Date of Award

Spring 5-2017

Degree Type

Dissertation

Degree Name

Doctor of Philosophy (PhD)

Department

Political Science, International Development, and International Affairs

Committee Chair

Dr. Joseph J St. Marie

Committee Chair Department

Political Science, International Development, and International Affairs

Committee Member 2

Dr. Robert Pauly

Committee Member 2 Department

Political Science, International Development, and International Affairs

Committee Member 3

Dr. Tom Lansford

Committee Member 3 Department

Political Science, International Development, and International Affairs

Committee Member 4

Dr. Shahdad Naghspour

Abstract

There are significant differences in the economic growth trajectories of Western, Central and Eastern Europe since the beginning of the democratic movements of the early 1990s. It may be observed that the more developed the region, the lower the growth rate. There are a number of explanations for this growth rate variance, e.g. cultural, resources, institutional and/or political. An explanation this research is pursuing is institutional - the correlation between banking development and economic growth. More specifically, does banking development have a greater impact on growth where economic development begins at a lower level?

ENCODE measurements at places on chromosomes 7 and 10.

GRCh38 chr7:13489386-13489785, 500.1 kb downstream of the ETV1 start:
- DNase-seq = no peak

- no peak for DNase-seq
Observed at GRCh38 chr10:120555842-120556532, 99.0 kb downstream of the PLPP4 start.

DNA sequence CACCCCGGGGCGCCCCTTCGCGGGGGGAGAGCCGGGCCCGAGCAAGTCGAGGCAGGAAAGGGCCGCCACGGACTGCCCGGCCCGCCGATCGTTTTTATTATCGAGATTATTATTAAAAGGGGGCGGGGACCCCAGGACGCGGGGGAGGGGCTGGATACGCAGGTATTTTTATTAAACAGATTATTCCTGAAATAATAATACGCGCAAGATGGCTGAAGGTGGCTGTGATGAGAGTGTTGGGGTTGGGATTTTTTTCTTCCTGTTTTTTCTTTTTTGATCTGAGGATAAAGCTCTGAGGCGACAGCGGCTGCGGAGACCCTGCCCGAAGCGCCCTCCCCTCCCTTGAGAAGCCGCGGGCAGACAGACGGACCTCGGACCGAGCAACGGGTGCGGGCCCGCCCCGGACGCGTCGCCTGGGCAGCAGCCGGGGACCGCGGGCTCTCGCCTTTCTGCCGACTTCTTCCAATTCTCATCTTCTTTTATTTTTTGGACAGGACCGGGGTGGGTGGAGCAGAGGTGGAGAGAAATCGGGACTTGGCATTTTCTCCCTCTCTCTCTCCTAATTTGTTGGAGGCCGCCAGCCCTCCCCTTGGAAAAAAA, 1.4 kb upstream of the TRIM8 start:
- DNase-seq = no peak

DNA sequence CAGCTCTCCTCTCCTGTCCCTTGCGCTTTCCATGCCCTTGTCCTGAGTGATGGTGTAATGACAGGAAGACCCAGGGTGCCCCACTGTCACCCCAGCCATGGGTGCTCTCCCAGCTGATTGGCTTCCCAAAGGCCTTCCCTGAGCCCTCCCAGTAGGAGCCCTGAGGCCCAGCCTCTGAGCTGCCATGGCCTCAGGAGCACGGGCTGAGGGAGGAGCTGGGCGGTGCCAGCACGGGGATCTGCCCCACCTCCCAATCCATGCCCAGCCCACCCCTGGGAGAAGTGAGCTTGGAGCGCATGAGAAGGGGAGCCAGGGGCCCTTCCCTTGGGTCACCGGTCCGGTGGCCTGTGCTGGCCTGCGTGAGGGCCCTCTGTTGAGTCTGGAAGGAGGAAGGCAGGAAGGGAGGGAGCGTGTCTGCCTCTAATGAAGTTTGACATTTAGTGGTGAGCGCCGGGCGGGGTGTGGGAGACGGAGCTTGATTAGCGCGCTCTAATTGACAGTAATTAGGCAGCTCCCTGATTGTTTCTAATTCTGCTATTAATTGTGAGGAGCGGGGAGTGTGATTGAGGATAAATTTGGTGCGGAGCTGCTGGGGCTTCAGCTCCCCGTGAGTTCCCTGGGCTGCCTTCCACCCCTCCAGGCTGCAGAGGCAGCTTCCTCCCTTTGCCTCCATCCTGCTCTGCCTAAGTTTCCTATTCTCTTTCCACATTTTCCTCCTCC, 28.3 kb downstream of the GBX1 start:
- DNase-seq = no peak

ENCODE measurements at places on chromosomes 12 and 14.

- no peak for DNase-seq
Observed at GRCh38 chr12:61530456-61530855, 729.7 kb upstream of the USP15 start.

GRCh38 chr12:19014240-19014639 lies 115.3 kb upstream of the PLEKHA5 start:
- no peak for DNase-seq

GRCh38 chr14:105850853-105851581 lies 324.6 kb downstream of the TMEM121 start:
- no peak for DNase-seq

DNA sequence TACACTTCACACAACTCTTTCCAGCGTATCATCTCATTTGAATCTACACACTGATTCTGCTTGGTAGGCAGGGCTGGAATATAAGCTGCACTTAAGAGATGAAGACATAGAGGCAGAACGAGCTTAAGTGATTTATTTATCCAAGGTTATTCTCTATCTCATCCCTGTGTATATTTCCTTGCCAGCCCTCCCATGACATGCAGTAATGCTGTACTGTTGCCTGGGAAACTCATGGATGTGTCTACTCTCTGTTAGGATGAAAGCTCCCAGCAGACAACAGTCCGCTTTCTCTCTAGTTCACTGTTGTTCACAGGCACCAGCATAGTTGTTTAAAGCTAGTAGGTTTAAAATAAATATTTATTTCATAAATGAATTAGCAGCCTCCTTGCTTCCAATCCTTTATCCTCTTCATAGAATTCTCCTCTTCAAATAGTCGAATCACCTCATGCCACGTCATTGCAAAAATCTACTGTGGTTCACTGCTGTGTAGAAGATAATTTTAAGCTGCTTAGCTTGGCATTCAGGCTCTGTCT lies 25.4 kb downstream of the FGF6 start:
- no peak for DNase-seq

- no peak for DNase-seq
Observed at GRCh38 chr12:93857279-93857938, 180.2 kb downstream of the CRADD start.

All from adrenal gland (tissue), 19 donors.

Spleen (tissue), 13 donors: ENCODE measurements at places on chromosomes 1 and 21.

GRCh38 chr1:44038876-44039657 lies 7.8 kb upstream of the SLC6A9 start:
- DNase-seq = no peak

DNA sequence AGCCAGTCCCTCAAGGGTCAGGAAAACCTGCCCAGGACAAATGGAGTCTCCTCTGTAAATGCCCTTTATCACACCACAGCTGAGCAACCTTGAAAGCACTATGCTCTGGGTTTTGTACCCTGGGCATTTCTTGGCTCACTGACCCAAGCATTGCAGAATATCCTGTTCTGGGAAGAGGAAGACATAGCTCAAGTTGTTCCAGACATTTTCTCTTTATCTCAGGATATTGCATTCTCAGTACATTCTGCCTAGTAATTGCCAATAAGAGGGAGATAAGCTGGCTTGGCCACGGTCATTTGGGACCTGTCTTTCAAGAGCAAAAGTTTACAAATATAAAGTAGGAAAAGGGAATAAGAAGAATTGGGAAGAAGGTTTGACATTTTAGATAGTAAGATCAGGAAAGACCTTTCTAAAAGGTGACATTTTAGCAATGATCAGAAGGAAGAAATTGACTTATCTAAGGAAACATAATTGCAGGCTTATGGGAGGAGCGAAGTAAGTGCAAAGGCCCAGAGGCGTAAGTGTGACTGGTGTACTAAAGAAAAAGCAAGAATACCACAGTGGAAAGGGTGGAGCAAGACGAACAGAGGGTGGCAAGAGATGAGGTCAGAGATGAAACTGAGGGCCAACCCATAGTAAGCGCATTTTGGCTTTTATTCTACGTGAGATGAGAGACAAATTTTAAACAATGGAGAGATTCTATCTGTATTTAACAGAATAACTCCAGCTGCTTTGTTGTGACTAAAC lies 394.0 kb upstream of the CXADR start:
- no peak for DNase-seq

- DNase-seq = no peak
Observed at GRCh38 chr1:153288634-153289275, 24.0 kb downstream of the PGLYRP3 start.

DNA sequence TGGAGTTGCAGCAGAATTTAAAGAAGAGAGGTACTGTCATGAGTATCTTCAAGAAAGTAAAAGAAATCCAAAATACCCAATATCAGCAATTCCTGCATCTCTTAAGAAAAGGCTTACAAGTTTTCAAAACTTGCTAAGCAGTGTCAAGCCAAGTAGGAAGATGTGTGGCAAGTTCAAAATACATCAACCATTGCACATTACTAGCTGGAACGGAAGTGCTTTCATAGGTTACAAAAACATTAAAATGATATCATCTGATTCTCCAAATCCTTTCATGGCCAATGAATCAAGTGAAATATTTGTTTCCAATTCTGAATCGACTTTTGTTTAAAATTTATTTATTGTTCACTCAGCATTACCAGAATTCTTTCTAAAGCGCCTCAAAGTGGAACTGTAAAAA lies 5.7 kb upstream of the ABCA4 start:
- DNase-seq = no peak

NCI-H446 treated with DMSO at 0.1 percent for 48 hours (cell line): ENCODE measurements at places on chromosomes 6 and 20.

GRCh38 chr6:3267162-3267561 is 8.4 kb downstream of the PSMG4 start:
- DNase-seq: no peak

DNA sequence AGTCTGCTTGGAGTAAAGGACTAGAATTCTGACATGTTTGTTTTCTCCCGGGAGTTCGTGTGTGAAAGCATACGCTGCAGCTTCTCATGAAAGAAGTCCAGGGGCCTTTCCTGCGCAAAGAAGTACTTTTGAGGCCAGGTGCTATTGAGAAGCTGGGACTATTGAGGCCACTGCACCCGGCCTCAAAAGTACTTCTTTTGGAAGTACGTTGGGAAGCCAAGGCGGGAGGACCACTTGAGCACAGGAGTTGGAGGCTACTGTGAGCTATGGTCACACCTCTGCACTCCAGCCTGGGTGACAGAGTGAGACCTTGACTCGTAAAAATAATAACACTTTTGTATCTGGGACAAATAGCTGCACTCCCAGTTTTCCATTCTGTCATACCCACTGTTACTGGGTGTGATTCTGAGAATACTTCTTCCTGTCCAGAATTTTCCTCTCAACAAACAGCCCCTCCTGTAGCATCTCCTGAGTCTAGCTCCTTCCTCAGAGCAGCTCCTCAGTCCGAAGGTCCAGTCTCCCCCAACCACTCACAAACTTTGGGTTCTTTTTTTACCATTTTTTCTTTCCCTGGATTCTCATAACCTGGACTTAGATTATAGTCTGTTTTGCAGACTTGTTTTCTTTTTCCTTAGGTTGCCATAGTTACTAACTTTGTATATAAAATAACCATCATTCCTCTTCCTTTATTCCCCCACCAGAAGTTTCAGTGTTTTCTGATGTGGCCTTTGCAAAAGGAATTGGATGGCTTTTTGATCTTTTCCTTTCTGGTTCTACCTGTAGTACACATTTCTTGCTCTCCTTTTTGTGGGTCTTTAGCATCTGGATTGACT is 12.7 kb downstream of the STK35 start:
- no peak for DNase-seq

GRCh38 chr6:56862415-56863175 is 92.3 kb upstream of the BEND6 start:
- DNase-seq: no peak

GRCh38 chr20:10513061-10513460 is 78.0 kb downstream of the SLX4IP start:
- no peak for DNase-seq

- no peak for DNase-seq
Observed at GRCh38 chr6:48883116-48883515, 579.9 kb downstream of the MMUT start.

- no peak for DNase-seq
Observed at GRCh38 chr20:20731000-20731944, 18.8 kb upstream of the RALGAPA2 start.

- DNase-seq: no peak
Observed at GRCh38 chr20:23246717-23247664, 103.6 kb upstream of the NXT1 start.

Very little research has been directed toward the distinction between market and banking development, and which channel is more effective in stimulating economic growth. In the research that has utilized banking development metrics, the number of metrics have been few and very broad spectrum. Because of multicollinearity, increasing the number of metrics is problematic. A solution is necessary to manage the multicollinearity that is expected in the expansion of the number of independent variables. Principal component analysis (PCA) is one option.

This study makes three contributions to the literature with respects to the banking-to-growth nexus: a) reconstructs the explanation and measurement of banking development; b) uses principal component analysis to reduce a large number of banking metrics into a smaller number of components; and, c) the specification of multiple models focused on the banking development-to-economic growth dynamic. Through PCA, twenty one banking variables measuring access, depth, efficiency, and stability are transformed into components to test the strength of the correlation between banking development and economic growth in Western, Central and Eastern Europe during the period (2004 – 2013).

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